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Why Young Muslims Need To Hear From Former Extremists

| Mar. 12, 2019

STEVE INSKEEP, HOST:

The United States and its allies have all but eliminated the Islamic State. To be precise, they've taken almost all the territory once controlled by ISIS. But the extremist group still exists, and a former U.S. representative to Muslim communities warns that the seeds of extremism have been widely spread. Farah Pandith worked in both the Bush and Obama administrations. She spent time meeting a younger generation of Muslims abroad.

FARAH PANDITH: No matter where in Europe I went, the one data point that connected young Muslims who grew up post-9/11 was that they were having a crisis of identity. They were asking questions that their parents and their grandparents didn't ask about what it meant to be Muslim.

INSKEEP: How can the United States reach out to protect younger people from radical ideologies? In a book called "How We Win," Pandith promotes some unconventional spokespeople.

PANDITH: The most authentic voices to stop a young person from joining a group like ISIS are those people who have already been there and have come back. So former extremists of all kinds can be used. Their own narratives, on a one-to-one level, can be used to help dissuade a young person from finding that ideology appealing and understanding the real deal, if they actually join a group. We have an opportunity here to be able to do far more with their own stories and their own narratives in an online space, by using their narratives and connecting them when people are doing searches for how to be a better Muslim or how do you join a group like ISIS, their answers are there and available. Those algorithms that we use to sell you jeans can be used to actually bring new ideas forward.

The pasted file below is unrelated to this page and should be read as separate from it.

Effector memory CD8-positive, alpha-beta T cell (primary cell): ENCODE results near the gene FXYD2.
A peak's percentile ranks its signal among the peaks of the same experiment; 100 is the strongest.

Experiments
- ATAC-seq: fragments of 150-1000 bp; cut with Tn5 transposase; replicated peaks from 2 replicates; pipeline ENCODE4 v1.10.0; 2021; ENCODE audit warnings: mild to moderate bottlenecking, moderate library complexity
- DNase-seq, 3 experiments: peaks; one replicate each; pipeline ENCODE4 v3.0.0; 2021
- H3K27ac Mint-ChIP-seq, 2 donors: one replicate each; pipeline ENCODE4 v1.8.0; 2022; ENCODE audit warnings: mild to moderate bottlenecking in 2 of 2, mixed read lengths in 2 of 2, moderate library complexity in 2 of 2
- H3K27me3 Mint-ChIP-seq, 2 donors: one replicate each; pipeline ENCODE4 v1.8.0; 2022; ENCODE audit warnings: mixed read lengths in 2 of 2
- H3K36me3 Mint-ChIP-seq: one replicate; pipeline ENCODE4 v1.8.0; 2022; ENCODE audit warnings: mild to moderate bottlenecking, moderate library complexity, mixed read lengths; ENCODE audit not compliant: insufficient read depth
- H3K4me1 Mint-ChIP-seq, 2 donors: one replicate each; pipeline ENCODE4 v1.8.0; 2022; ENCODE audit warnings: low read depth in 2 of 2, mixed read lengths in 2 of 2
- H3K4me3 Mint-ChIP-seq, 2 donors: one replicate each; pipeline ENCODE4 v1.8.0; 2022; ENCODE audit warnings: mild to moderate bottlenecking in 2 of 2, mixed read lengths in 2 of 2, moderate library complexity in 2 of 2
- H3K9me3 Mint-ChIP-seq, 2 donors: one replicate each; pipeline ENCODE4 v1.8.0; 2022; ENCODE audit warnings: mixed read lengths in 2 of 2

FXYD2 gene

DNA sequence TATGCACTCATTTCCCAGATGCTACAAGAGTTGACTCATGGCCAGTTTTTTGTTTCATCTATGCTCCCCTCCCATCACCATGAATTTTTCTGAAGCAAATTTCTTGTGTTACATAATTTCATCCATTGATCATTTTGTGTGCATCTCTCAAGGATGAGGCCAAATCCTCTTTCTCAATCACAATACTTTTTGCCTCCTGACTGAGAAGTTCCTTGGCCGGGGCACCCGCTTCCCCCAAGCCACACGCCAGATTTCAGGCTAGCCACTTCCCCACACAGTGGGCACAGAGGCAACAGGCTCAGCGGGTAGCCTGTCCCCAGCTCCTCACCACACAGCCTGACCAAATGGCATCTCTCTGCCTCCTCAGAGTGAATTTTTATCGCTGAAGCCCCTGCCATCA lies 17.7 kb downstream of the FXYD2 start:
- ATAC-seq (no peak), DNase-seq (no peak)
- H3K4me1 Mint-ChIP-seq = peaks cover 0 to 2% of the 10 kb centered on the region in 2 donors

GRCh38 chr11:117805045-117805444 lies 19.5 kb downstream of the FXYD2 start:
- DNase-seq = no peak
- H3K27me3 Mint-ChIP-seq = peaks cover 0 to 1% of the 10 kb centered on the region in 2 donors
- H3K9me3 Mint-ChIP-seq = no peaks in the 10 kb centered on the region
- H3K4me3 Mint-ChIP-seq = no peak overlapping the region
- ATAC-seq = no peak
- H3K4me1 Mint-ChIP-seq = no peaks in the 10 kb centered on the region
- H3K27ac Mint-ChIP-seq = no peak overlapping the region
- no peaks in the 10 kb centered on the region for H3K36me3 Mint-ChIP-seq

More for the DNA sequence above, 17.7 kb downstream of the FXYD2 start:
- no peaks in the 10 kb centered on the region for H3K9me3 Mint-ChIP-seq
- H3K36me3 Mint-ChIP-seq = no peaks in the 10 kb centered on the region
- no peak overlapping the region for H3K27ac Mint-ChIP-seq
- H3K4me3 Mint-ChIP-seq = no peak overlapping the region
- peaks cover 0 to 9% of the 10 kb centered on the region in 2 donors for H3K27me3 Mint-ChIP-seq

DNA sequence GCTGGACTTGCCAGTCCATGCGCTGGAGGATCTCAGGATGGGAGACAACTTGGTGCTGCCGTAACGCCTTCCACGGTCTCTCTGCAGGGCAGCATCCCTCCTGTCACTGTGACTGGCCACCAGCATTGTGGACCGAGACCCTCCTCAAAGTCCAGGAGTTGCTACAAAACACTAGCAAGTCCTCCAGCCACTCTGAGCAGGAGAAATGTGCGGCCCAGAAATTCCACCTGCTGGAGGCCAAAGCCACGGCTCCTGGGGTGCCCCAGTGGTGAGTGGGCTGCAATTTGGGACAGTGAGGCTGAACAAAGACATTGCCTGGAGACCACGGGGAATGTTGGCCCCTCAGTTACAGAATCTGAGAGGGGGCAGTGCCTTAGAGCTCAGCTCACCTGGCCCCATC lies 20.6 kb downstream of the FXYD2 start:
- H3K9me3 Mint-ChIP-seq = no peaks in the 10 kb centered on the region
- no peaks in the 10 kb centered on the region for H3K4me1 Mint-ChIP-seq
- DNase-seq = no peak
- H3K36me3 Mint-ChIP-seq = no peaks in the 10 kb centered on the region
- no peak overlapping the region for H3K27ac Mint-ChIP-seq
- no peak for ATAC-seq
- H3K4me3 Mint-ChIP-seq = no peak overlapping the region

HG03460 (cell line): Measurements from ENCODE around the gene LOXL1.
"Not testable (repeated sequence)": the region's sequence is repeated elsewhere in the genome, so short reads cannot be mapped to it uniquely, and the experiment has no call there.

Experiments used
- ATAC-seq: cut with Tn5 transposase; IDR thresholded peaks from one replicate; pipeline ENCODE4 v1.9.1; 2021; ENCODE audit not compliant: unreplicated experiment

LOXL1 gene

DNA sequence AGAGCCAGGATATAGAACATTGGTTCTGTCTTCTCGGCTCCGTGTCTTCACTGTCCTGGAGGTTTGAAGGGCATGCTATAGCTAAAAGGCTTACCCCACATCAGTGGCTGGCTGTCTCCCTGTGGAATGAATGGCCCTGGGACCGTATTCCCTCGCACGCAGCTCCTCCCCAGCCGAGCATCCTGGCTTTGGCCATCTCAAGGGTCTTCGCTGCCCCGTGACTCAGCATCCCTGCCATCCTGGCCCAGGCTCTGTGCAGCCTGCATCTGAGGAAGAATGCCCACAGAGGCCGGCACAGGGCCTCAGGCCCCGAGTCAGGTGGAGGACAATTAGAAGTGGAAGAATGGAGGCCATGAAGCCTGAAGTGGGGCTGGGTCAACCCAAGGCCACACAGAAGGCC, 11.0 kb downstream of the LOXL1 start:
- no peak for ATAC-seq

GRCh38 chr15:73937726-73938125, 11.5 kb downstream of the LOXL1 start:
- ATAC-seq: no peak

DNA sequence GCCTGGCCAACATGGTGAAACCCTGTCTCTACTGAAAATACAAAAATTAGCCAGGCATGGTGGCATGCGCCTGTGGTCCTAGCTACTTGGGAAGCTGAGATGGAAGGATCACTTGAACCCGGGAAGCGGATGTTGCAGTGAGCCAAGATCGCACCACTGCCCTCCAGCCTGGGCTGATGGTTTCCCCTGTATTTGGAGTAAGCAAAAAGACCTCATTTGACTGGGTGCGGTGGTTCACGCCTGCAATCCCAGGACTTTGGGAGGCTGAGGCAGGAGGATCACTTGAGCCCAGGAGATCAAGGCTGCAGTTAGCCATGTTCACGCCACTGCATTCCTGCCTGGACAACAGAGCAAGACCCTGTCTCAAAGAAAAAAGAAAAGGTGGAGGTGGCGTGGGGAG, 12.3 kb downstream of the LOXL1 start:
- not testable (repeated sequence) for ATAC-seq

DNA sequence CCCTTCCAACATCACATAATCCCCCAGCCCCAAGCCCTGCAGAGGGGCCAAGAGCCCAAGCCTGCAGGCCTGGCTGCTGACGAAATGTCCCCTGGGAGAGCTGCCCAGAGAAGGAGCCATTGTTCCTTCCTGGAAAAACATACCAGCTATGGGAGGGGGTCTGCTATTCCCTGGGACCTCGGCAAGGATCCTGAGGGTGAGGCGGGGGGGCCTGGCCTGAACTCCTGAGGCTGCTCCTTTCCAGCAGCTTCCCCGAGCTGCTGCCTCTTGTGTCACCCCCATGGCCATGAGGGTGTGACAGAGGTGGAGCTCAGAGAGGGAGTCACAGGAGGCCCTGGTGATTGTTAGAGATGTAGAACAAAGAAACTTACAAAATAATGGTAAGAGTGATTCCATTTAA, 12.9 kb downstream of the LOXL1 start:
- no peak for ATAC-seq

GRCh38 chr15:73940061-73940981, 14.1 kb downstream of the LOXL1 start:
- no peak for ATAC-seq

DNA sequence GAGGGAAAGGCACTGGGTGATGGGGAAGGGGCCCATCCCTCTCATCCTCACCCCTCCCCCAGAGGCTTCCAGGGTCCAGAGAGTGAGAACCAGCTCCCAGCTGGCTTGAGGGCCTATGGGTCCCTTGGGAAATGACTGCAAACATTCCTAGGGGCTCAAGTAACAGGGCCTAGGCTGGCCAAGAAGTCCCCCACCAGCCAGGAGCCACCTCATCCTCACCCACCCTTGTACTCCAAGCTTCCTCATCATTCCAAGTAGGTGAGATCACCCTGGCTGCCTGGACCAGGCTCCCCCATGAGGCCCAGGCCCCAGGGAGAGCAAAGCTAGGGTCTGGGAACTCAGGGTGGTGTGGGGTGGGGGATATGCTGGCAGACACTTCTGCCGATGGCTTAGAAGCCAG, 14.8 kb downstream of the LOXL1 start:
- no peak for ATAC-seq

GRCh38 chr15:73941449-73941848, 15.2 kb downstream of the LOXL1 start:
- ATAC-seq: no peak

INSKEEP: Do Silicon Valley firms respond when you tell them things like this?

PANDITH: The technology companies have understood far more than they have said in recent days. They have put some money into the ideological components of this war, to give them credit, but they can certainly do far more to scale the kinds of programs that they have tested and they know work as well.

INSKEEP: When you say, understood far more than they have said - or done, I guess is what you mean, right? That they have deep knowledge on this subject but have not necessarily committed to deploying it in ways you would like.

PANDITH: Cultural listening and social listening is something that these companies know how to do. The behavioral data that we have on how humans live their lives is so fierce right now, and it doesn't just come from technology companies. It comes from everything that we see around us because people are collecting that kind of knowledge - why you do something, how you lean in a particular direction and you want that thing, as opposed to the other thing. That kind of knowledge can help us understand, when young people are having a crisis of identity, how they can move in a different way, as opposed to finding what the bad guys are doing appealing.

The bad guys know how to make it relevant for the people they are trying to recruit. Whether it's a female, whether it's a male, how old that person is, they know what they're doing. Why aren't we doing the same? Where is our ideological army?

INSKEEP: Are you saying that all the data that tech companies are gathering that makes people feel really uncomfortable and disturbed - do you feel that data could be turned into a force for good?